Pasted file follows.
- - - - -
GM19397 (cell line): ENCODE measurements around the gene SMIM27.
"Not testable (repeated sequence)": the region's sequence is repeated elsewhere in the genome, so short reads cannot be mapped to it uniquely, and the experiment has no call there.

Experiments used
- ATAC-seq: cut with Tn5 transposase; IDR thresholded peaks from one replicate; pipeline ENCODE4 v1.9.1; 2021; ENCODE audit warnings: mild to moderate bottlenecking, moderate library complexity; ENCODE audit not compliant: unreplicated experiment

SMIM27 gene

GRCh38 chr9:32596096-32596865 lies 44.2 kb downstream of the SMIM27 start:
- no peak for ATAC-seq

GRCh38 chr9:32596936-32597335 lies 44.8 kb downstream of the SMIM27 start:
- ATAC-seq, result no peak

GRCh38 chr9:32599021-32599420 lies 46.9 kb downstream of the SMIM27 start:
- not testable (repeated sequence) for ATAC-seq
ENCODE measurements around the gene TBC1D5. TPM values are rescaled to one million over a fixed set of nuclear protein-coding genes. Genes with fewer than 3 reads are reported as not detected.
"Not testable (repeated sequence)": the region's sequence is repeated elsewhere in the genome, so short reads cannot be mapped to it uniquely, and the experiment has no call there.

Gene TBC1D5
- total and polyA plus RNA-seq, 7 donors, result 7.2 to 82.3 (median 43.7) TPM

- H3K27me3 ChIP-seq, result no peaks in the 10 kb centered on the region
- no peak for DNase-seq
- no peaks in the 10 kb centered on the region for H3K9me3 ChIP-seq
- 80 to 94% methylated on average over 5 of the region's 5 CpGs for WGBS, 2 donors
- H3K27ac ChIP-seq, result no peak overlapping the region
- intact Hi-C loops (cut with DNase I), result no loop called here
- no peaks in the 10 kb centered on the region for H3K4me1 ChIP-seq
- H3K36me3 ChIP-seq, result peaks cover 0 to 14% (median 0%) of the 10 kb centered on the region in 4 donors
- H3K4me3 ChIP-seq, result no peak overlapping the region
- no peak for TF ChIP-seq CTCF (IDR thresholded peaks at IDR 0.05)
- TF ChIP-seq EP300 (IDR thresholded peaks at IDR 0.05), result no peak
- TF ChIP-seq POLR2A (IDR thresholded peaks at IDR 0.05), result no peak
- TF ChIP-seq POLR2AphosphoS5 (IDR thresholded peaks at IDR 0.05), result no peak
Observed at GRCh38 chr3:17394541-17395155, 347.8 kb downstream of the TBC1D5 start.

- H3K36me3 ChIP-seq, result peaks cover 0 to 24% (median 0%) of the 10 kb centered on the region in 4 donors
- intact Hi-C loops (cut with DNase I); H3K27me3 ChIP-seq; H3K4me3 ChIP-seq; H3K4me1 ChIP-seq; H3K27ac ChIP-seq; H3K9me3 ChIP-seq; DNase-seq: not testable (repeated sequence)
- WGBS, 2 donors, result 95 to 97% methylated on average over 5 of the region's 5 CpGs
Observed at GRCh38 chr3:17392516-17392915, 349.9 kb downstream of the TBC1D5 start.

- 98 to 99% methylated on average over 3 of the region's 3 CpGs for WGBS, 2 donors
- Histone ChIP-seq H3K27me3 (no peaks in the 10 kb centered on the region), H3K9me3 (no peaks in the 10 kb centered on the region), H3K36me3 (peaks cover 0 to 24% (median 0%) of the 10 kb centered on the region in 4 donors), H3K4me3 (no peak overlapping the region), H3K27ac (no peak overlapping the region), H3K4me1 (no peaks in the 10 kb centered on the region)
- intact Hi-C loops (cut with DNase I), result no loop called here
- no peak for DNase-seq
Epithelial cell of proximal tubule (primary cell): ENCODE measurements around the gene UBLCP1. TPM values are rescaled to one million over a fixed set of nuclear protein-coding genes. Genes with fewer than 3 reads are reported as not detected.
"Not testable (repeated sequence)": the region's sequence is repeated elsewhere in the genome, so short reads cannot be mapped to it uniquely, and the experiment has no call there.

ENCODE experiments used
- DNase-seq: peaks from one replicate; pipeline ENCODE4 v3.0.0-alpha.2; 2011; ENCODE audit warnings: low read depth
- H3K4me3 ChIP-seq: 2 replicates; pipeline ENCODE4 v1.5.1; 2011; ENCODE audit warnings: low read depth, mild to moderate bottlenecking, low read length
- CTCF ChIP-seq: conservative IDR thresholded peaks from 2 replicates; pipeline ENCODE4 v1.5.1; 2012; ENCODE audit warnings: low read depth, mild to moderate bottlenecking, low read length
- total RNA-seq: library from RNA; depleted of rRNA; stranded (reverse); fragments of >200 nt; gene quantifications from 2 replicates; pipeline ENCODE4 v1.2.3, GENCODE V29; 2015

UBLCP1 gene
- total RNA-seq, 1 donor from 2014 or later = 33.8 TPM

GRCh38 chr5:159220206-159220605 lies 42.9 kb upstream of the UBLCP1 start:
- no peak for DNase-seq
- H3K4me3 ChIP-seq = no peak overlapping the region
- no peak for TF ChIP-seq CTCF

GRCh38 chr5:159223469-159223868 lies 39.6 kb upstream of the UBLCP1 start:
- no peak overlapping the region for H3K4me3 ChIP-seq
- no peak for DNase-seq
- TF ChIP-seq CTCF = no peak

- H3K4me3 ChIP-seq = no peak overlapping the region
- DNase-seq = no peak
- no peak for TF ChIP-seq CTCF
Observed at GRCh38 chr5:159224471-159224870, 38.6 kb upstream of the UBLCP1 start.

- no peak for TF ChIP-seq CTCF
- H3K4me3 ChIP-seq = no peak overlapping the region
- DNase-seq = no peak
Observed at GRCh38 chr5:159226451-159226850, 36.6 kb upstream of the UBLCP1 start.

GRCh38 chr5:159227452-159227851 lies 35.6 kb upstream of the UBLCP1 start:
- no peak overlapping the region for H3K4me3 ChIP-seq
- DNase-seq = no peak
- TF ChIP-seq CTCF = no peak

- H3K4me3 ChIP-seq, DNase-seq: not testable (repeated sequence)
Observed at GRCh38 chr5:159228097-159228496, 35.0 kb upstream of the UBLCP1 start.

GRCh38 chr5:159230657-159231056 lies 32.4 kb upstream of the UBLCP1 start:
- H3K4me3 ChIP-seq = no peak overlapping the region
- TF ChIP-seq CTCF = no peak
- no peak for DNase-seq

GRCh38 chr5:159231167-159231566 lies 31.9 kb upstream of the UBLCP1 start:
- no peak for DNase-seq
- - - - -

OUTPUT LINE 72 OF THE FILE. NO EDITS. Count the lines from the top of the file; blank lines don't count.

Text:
- no peak for DNase-seq